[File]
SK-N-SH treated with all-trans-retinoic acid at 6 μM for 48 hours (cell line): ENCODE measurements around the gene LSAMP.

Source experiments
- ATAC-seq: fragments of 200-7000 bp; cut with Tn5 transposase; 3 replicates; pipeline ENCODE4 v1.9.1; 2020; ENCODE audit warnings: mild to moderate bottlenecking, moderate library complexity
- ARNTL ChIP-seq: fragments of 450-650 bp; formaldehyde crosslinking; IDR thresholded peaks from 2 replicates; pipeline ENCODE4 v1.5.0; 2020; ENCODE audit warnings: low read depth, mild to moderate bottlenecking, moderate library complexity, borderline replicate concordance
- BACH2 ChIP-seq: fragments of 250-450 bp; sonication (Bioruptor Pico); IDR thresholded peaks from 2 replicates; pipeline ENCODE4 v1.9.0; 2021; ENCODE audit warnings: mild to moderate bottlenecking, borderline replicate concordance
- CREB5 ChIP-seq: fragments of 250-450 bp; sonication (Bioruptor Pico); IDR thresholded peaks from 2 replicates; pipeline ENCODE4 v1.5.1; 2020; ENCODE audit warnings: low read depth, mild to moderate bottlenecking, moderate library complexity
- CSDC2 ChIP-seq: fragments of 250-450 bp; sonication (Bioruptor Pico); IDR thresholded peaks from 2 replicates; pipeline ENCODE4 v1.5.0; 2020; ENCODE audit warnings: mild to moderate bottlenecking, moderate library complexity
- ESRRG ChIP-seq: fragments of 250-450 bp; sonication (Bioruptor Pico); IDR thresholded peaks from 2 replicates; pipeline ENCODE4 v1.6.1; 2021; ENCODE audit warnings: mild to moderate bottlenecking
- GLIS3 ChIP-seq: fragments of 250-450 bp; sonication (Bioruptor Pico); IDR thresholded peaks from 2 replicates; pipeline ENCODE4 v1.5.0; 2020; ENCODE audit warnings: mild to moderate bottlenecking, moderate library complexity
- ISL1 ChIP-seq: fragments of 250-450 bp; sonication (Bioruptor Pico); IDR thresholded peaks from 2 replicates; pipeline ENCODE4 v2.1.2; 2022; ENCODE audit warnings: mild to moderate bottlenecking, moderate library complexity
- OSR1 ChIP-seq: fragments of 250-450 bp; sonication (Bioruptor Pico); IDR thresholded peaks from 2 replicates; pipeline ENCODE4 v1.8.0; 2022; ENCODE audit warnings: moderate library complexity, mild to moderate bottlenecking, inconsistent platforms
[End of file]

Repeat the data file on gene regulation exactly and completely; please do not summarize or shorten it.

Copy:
SK-N-SH treated with all-trans-retinoic acid at 6 μM for 48 hours (cell line): ENCODE measurements around the gene LSAMP.

Source experiments
- ATAC-seq: fragments of 200-7000 bp; cut with Tn5 transposase; 3 replicates; pipeline ENCODE4 v1.9.1; 2020; ENCODE audit warnings: mild to moderate bottlenecking, moderate library complexity
- ARNTL ChIP-seq: fragments of 450-650 bp; formaldehyde crosslinking; IDR thresholded peaks from 2 replicates; pipeline ENCODE4 v1.5.0; 2020; ENCODE audit warnings: low read depth, mild to moderate bottlenecking, moderate library complexity, borderline replicate concordance
- BACH2 ChIP-seq: fragments of 250-450 bp; sonication (Bioruptor Pico); IDR thresholded peaks from 2 replicates; pipeline ENCODE4 v1.9.0; 2021; ENCODE audit warnings: mild to moderate bottlenecking, borderline replicate concordance
- CREB5 ChIP-seq: fragments of 250-450 bp; sonication (Bioruptor Pico); IDR thresholded peaks from 2 replicates; pipeline ENCODE4 v1.5.1; 2020; ENCODE audit warnings: low read depth, mild to moderate bottlenecking, moderate library complexity
- CSDC2 ChIP-seq: fragments of 250-450 bp; sonication (Bioruptor Pico); IDR thresholded peaks from 2 replicates; pipeline ENCODE4 v1.5.0; 2020; ENCODE audit warnings: mild to moderate bottlenecking, moderate library complexity
- ESRRG ChIP-seq: fragments of 250-450 bp; sonication (Bioruptor Pico); IDR thresholded peaks from 2 replicates; pipeline ENCODE4 v1.6.1; 2021; ENCODE audit warnings: mild to moderate bottlenecking
- GLIS3 ChIP-seq: fragments of 250-450 bp; sonication (Bioruptor Pico); IDR thresholded peaks from 2 replicates; pipeline ENCODE4 v1.5.0; 2020; ENCODE audit warnings: mild to moderate bottlenecking, moderate library complexity
- ISL1 ChIP-seq: fragments of 250-450 bp; sonication (Bioruptor Pico); IDR thresholded peaks from 2 replicates; pipeline ENCODE4 v2.1.2; 2022; ENCODE audit warnings: mild to moderate bottlenecking, moderate library complexity
- OSR1 ChIP-seq: fragments of 250-450 bp; sonication (Bioruptor Pico); IDR thresholded peaks from 2 replicates; pipeline ENCODE4 v1.8.0; 2022; ENCODE audit warnings: moderate library complexity, mild to moderate bottlenecking, inconsistent platforms